Wicked Wednesday – Moon-themed Books

Happy Wednesday! We are continuing with our theme of the moon this week. The moon is frequently found as a theme in literature. From Robert Louis Stevenson’s poem “The Moon” to the children’s story “Goodnight Moon” by Margaret Wise Brown to my own Full Moon Mysteries, which have been so much fun to bring to life. So Wickeds, today my questions is, do you have a favorite moon-themed story or book? 

Jessie: I love Guess How Much I Love You by Sam McBratney which I used to read to my children. It is a story in which a little nut-brown hare tells a big nut-brown hare how much he loves him by describing a distance away. The older hare responds with a claim of love at an even greater distance. They go back and forth mentioning more and more love until night descends and Little Hare becomes sleepy and tells Big Hare that he loves him to the moon. He thinks he has made the ultimate declaration of love to his father when Big Hare admits that is very, very far. Just after Little Hare falls asleep, Big Hare whispers that he loves him to the moon, and back.

Barb: Jessie, you have reminded me of Papa, Please Get the Moon for Me by Eric Carle, which my children loved. As for crime fiction, I think we have to mention Wilkie Collin’s The Moonstone, often considered to be the first detective novel. The Moonstone is a diamond, not a stone from the moon, but nonetheless…

Julie: Jessie, I love you to the moon and back is a saying in our family, inspired by that book. Makes me weepy to think about it. I love your new series, Liz/Cate. But my favorite moon story is from a movie. Apollo 13. I also loved the mini-series, From the Earth to the Moon. Capricorn One is another movie I loved, though the moon is faked in that one.

Edith/Maddie: My sons’s father used to say that to them, too, Julie, having gotten it from his mom. The main book that comes to mind is Goodnight Moon. I probably read that a thousand times to my boys. “Moon” was also my son Allan’s first word. He pointed to the midday sky and said “moon.” Sure enough, there it was!

Sherry: I love the book The Moon-Spinners by Mary Stewart and the Disney movie too. It’s set in Crete so if you need a virtual vacation I recommend the book or movie. The movie was filmed in Elounda, Greece. I think all the romantic suspense I read growing up really influenced my writing without me realizing it. If you loved the movie with Haley Mills or want to see it, it’s streaming on Disney+.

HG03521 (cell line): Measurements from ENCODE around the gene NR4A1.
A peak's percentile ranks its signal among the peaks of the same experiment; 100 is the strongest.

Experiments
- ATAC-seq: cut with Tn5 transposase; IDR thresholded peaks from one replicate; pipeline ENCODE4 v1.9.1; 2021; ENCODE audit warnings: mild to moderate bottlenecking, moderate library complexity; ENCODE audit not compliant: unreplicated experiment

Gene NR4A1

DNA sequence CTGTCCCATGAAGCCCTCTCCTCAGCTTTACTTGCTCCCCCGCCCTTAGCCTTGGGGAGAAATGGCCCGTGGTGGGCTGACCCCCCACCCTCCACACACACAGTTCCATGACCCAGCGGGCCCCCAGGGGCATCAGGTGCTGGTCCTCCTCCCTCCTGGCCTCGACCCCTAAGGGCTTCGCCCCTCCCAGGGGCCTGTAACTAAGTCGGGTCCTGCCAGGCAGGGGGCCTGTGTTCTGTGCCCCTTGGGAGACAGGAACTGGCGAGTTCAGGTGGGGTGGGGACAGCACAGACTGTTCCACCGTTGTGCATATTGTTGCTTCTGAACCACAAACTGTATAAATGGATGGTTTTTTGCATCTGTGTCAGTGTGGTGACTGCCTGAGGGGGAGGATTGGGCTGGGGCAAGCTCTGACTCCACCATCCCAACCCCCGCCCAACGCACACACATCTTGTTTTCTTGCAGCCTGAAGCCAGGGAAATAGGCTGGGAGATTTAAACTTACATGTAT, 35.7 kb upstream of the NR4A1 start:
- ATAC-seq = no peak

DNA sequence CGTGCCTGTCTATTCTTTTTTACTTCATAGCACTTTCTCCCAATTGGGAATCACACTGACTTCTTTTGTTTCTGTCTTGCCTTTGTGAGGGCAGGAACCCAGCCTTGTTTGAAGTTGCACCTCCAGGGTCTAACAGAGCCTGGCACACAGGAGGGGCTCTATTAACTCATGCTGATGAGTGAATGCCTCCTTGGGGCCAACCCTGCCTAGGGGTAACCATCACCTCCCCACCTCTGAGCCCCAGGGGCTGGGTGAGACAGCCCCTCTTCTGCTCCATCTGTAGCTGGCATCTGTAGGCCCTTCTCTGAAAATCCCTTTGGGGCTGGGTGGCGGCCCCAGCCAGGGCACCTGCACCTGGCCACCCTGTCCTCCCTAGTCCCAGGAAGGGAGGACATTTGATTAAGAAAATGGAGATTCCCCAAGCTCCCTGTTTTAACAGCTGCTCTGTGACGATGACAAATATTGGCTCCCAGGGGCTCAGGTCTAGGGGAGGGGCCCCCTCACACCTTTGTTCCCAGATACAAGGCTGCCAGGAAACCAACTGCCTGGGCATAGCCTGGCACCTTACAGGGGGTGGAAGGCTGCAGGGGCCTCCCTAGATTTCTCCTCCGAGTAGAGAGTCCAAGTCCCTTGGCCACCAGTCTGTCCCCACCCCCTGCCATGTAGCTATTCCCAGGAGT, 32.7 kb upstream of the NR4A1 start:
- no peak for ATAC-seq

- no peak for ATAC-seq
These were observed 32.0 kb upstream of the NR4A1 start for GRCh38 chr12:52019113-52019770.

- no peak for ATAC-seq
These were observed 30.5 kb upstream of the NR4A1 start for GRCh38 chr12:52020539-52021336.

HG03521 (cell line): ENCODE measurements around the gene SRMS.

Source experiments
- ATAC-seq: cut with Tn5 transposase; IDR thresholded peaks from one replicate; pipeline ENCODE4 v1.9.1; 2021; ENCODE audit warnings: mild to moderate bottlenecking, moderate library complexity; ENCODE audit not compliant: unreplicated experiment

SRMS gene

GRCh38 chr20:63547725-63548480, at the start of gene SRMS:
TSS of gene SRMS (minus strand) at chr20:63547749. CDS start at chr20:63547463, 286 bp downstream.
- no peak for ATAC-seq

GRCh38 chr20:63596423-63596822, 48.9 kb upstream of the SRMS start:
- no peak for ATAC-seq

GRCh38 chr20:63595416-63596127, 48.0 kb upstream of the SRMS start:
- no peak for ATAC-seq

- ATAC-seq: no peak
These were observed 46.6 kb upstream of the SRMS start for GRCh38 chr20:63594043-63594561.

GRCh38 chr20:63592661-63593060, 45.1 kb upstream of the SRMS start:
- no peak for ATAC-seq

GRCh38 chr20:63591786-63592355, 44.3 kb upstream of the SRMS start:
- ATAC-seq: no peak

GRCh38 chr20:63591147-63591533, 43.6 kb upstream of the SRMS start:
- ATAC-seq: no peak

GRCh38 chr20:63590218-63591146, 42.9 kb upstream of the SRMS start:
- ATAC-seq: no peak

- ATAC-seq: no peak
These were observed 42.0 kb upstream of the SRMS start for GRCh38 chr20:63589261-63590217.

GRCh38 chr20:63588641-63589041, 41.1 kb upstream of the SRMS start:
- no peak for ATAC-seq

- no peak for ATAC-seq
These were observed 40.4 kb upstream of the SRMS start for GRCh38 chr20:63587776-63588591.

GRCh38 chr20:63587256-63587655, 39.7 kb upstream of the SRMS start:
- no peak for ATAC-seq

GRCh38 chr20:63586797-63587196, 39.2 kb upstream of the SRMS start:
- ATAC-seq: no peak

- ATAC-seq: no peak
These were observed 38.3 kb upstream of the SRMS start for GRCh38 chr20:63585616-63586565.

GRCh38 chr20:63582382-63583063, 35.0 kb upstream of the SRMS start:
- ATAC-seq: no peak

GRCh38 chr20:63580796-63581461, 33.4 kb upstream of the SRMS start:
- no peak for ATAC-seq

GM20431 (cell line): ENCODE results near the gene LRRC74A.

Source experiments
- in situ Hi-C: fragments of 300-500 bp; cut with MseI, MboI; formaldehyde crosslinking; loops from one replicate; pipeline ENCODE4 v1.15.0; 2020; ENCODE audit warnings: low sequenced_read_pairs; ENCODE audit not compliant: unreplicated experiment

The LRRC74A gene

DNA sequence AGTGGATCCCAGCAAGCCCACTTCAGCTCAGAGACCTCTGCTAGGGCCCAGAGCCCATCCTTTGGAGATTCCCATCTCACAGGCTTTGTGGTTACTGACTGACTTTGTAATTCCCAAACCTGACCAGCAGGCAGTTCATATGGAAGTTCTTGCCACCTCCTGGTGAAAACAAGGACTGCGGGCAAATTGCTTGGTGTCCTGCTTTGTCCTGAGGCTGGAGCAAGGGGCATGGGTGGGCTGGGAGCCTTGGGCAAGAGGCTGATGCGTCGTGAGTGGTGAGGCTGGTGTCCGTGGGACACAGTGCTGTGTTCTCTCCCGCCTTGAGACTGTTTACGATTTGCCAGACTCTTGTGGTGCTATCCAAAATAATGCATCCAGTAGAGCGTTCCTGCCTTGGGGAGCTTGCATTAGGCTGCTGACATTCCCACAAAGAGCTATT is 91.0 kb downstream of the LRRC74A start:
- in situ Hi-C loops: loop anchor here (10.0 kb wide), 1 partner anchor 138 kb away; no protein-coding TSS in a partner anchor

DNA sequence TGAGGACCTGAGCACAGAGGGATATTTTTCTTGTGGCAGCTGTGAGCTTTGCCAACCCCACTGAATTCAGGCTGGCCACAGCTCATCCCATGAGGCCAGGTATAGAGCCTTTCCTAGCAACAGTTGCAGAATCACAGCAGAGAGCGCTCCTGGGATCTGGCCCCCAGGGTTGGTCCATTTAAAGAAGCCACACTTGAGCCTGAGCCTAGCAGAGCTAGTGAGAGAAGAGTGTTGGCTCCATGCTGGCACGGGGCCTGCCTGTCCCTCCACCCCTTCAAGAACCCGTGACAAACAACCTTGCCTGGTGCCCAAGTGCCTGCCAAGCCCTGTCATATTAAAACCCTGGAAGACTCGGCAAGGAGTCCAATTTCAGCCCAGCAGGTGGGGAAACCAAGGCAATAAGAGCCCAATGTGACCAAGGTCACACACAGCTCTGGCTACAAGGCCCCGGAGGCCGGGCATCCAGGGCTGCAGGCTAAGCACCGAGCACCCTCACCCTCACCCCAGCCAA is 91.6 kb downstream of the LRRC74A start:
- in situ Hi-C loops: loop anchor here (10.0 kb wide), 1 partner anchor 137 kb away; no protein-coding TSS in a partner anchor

Liz: These are all awesome! What about you, readers? Tell us if you have a favorite book that features the moon in the comments below.

10 Thoughts

  1. I recall a lovely romance with something about a blue moon in the title, but it has been too many years and I cannot recall more than that.

  2. Oh, The Moonspinners – loved the movie. Now I have to track it down as I don’t get the Disney Channel.

    The first book that came to mind was M.M. Kaye’s In the Shadow of the Moon. Her books about India during the Raj were so powerful. I don’t know how they would stand up in today’s sensibilities, though. Her writing was so evocative. I remember reading that she had kept copious diaries during her time in India. When she decided to write she looked in her diaries and found her notes so meticulous that there was even a reference to the posters on the walls of the train station in New Delhi.

  3. I’m also a big fan of Apollo 13, too. My favorite scene in the movie (which always chokes me up) is when Jim Lovell’s mother, Blanche Lovell (played by director Ron Howard’s mother Jean Speegle Howard) asks her young granddaughter, Susan, “Are you scared? Don’t you worry honey. If they could get a washing machine to fly, my Jimmy could land it.”

    But, for me, the only possible choice is The Moon Is a Harsh Mistress by Robert Heinlein. It’s been one of my two favorite books of all times since I first read it as a teenager, back when books were chiseled on stone tablets. I still cry at the ending every single time I reread it. (FWIW, my other favorite is The Season by William Goldman.)

    Although the first thing that came to mind upon reading your post was the wonderful old poem, “The Highwayman” by Alfred Noyes:

    “The wind was a torrent of darkness among the gusty trees.
    The moon was a ghostly galleon tossed upon cloudy seas.
    The road was a ribbon of moonlight over the purple moor.
    And the highwayman came riding–
    The highwayman came riding, up to the old inn-door.”

    Is that evocative? If you can’t see the moon and those clouds, then it’s probably time to cash in your chips and go to bed. The rest of the poem is full of images of the moonlight, and it’s always been a personal favorite.

  4. I’m with Lee. I learned that poem in my Freshman year of HS and have always loved it. Yes, the imagery is very evocative.

  5. Yes! From the Earth to the Moon was favorite mini-series. So well written and acted, with each episode depicting. a different part of the story. I’m the generation that can remember the first space flights – on the day, they brought a tv into our classroom so we could watch as it happened.

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